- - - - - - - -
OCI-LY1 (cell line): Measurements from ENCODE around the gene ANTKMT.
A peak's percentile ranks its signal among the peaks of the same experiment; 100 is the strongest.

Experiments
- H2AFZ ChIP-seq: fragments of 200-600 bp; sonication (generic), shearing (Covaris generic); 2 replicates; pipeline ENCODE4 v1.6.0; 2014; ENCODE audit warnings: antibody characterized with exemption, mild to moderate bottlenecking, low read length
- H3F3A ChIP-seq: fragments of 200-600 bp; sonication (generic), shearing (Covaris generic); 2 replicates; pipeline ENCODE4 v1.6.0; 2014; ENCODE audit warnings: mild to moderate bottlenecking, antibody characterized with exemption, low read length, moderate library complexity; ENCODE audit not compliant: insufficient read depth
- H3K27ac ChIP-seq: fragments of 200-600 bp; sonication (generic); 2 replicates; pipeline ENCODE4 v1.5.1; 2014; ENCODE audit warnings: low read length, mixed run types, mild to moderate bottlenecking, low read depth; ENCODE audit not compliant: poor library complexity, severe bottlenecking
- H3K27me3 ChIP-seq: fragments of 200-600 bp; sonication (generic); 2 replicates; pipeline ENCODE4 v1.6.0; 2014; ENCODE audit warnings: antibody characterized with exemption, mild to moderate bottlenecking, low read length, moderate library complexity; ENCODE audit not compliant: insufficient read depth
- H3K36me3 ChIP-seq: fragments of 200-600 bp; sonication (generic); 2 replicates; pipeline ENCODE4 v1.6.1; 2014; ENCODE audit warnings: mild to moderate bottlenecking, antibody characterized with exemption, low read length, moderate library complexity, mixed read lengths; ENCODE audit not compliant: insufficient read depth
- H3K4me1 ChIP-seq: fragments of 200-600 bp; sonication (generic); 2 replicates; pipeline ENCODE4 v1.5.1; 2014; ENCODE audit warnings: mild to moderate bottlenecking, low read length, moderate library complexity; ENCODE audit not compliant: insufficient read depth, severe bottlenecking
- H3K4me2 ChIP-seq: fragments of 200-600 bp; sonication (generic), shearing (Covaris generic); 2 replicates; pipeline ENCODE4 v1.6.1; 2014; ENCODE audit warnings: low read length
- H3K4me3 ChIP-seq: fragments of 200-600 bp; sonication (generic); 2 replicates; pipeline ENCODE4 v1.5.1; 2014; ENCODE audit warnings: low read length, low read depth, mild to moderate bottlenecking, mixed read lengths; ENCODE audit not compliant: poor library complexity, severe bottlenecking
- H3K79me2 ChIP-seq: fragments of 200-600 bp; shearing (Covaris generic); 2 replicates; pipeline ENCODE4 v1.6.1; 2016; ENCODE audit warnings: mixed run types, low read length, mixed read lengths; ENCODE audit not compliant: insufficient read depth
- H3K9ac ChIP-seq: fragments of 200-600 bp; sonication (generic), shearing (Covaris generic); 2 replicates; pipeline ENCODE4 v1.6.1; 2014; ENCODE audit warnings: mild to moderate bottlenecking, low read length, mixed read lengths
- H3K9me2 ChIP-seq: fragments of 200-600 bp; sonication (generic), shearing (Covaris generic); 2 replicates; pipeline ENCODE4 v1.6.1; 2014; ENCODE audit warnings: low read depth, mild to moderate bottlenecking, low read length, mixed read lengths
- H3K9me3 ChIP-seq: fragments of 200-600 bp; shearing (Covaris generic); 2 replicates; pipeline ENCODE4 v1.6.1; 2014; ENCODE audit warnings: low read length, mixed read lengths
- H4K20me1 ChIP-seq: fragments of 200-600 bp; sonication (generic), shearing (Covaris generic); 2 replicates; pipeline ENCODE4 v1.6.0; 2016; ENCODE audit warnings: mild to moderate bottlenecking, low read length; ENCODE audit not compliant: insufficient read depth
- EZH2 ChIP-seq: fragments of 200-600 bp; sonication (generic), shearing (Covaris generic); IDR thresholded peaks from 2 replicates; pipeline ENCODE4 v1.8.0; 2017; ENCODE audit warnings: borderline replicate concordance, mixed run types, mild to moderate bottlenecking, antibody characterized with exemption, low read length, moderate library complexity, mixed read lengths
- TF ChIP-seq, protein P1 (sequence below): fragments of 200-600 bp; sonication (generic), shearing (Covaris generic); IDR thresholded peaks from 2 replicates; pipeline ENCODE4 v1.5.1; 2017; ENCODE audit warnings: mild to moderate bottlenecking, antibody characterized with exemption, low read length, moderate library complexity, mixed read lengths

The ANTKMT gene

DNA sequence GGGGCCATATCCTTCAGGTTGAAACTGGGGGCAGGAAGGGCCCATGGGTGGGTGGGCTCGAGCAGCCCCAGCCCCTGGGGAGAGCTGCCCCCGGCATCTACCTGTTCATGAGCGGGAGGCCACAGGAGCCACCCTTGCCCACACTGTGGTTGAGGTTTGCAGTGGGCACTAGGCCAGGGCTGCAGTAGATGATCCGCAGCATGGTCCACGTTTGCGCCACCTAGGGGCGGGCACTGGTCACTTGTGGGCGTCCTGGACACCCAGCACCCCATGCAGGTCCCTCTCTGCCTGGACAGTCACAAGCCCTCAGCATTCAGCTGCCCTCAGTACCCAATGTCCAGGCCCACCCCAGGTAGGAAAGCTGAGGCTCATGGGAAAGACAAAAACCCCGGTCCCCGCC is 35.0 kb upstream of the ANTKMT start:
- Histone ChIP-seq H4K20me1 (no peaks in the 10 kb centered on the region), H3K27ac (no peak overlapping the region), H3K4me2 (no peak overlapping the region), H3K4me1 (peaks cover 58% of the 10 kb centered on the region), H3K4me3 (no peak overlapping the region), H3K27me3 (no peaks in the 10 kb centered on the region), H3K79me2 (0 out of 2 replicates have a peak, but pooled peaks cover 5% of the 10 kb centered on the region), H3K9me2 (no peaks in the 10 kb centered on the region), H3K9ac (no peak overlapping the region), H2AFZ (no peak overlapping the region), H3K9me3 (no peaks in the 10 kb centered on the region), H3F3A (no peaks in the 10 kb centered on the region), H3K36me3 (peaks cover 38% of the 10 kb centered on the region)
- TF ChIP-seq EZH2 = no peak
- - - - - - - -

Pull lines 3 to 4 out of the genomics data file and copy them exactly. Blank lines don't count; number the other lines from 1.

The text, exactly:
Experiments
- H2AFZ ChIP-seq: fragments of 200-600 bp; sonication (generic), shearing (Covaris generic); 2 replicates; pipeline ENCODE4 v1.6.0; 2014; ENCODE audit warnings: antibody characterized with exemption, mild to moderate bottlenecking, low read length